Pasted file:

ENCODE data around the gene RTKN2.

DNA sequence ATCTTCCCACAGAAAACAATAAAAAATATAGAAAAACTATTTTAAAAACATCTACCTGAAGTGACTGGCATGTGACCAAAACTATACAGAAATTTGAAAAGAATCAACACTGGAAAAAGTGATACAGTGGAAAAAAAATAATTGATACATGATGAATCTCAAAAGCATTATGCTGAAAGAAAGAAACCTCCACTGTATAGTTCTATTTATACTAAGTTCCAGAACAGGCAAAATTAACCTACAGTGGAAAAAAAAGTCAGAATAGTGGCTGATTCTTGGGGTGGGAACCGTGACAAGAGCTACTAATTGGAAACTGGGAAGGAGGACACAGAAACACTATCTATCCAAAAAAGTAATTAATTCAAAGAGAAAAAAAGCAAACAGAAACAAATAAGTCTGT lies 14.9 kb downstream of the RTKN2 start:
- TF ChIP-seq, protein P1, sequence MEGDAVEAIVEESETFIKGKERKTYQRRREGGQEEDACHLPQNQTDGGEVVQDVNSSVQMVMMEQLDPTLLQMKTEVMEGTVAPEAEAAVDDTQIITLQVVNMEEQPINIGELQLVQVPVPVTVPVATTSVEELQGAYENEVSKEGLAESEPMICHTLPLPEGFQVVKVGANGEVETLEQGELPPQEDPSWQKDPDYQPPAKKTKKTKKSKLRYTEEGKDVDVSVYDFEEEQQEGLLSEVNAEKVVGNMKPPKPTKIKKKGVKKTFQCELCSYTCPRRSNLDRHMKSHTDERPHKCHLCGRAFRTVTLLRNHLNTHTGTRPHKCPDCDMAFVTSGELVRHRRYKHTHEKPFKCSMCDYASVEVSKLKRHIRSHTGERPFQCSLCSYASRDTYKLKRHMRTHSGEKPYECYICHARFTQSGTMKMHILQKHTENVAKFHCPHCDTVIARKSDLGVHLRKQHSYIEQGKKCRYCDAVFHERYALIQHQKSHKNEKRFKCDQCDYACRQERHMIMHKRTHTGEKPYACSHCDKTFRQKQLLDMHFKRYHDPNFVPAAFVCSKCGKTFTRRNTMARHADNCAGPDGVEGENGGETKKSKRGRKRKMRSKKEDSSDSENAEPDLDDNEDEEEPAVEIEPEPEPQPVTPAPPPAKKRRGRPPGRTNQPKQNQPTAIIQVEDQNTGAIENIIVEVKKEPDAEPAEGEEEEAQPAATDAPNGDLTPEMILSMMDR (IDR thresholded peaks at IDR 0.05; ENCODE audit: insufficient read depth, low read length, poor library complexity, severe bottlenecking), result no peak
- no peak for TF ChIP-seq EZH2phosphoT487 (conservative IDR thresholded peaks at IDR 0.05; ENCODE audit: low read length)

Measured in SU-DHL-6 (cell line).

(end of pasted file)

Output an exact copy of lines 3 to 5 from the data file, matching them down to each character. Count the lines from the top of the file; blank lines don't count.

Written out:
- TF ChIP-seq, protein P1, sequence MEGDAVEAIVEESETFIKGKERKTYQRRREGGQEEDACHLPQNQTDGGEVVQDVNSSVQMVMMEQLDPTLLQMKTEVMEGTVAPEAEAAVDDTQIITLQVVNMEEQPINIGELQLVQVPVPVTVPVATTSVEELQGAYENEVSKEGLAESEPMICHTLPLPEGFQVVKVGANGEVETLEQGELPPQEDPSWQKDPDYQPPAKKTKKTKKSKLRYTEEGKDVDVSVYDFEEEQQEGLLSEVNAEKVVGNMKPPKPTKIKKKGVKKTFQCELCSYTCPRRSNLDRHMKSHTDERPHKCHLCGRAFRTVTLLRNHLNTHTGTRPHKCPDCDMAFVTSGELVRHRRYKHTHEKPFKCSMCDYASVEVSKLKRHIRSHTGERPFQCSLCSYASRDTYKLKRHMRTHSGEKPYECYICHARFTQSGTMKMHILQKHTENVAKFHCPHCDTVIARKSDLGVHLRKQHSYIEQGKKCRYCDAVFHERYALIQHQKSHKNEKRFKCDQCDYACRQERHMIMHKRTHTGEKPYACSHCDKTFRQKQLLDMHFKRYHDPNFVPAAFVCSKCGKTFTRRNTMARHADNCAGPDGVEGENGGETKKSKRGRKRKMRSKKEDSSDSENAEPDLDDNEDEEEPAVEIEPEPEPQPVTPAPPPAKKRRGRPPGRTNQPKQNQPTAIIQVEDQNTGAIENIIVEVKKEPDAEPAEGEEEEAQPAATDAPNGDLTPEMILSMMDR (IDR thresholded peaks at IDR 0.05; ENCODE audit: insufficient read depth, low read length, poor library complexity, severe bottlenecking), result no peak
- no peak for TF ChIP-seq EZH2phosphoT487 (conservative IDR thresholded peaks at IDR 0.05; ENCODE audit: low read length)

Measured in SU-DHL-6 (cell line).